By: Randy Johnson and Walt Mullon
Trump Taps Brett Kavanaugh for Supreme Court Vacancy. On Monday evening, President Trump nominated D.C. Circuit Judge Brett Kavanaugh to replace retiring Justice Anthony Kennedy on the Supreme Court. Judge Kavanaugh is considered a reliable member of the Republican legal establishment with a solid record on issues from free speech, to religious liberty, to the Second Amendment. His credentials include clerking with Justice Anthony Kennedy, working for Kenneth Starr’s Whitewater investigation, and spending six years in the George W. Bush White House as a lawyer and eventually staff secretary to the president.
In his 12 years on the D.C. Circuit, Kavanaugh has cast dozens of votes to roll back rules and regulations. He has often concluded that agencies stretched their power too far and frequently found himself at odds with the Obama administration, including in dissents he wrote opposing net-neutrality rules and greenhouse-gas restrictions.
Senate Hearing Held on Paid Family Leave. On Wednesday, the Subcommittee on Social Security, Pensions, and Family Policy of the Senate Committee on Finance held a hearing to examine the importance of paid family leave. Sen. Marco Rubio (R-FL) is expected to introduce a paid leave proposal next week that Ivanka Trump and Senators Joni Ernst (R-IA) and Mike Lee (R-UT) have collaborated on. While the exact details of the bill have yet to be released, it is expected that workers would be able to receive Social Security benefits for a set period of time after the birth of a child. Workers that choose to utilize this benefit would then have to wait that same amount of time to start drawing on their Social Security benefits after becoming eligible. For example, a worker who takes 6 weeks of paid leave would then have to wait 6 weeks after turning age 62 to begin collecting Social Security benefits. Late last year, Rep. Mimi Walters (R-CA) also introduced a paid leave bill in the House. Rep. Walters’ bill provides employers who offer paid leave and flexible work arrangements with an ERISA-like preemption of state and local laws as an incentive.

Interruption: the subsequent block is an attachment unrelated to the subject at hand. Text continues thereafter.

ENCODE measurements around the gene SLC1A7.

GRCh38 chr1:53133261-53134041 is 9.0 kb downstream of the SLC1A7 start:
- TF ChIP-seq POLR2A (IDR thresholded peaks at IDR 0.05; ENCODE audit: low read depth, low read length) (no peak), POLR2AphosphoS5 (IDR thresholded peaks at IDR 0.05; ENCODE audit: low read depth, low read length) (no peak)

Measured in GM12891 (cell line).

D.C. Council Move to Overturn Ballot Measure Eliminating Tipped Wage Credit. On Tuesday, a majority of the D.C. City Council moved to repeal Initiative 77, a ballot measure which would eliminate the city’s tipped wage credit for restaurant workers. Approved by voters just last month, Initiative 77 scraps the city’s tipped wage credit and will require employers to pay tipped workers the standard minimum wage of $15 / hour by 2025. Several Congressional Republicans are joining D.C. Council members in opposition to the ballot initiative by proposing amendments that would block the city from spending money to implement the measure. (Because of D.C.’s status as a federal district, Congress has the power to overturn local laws and spending decisions.) The Council is planning to hold a hearing on the repeal of Initiative 77 when lawmakers return from summer recess.
State officials in Michigan and New York are also considering ending their tipped-wage system this year, as is already law in seven states—California, Oregon, Washington, Alaska, Nevada, Montana and Minnesota. Voters in Maine approved a ballot measure to eliminate the tipped wage in 2016, but the state legislature voided the results.
ICYMI: EEOC Releases ADEA at 50 Report. To commemorate the 50th anniversary of the Age Discrimination in Employment Act (ADEA) last month, Acting Chair of the Equal Employment Opportunity Commission (EEOC) Victoria A. Lipnic, issued a report entitled “The State of Age Discrimination and Older Workers in the U.S. 50 Years After the Age Discrimination in Employment Act (ADEA).” According to the report, today’s labor force has doubled in size, and is older, more diverse, and more educated. However, the report concluded that “age discrimination persists based on outdated and unfounded assumptions about older workers, aging and discrimination.” Solutions to avoid age discrimination in the workplace were offered, such as changing recruitment strategies and including age in diversity and inclusion programs.
Midterm Election News:
- With an eye towards the midterm elections, the most vulnerable Senate Democrats up for re-election in conservative-leaning states are already facing enormous pressure from both sides as to which way they should vote on Judge Kavanaugh. None have given any indication of which way they are leaning yet, but Minority Leader Chuck Schumer has said he will “fight this nomination with everything [he’s] got.” Several outlets have noted that Schumer’s main tactic will likely be to try to delay the vote beyond election day to spare vulnerable Democrats from a lose-lose vote during campaign season.
- The GOP primary runoff for the 2nd District of Alabama will take place next Tuesday between Rep. Martha Roby and challenger Bobby Bright, an ex-Democrat and former member of the House. Roby, who made headlines when she announced that she would not vote for then candidate Trump in the 2016 election, has since mended fences with the President and received his full endorsement several weeks ago. The boost Roby received from Trump’s endorsement continues a trend of Republican primary candidates vying for the President’s backing and seeing an immediate return when it’s received.
Randy Johnson is a Partner in Seyfarth Shaw’s Washington, DC office and chairs the firm’s Government Relations and Policy Practice Group (GRPG). Walt Mullon is the Senior Manager of Government Affairs and Policy for the GRPG.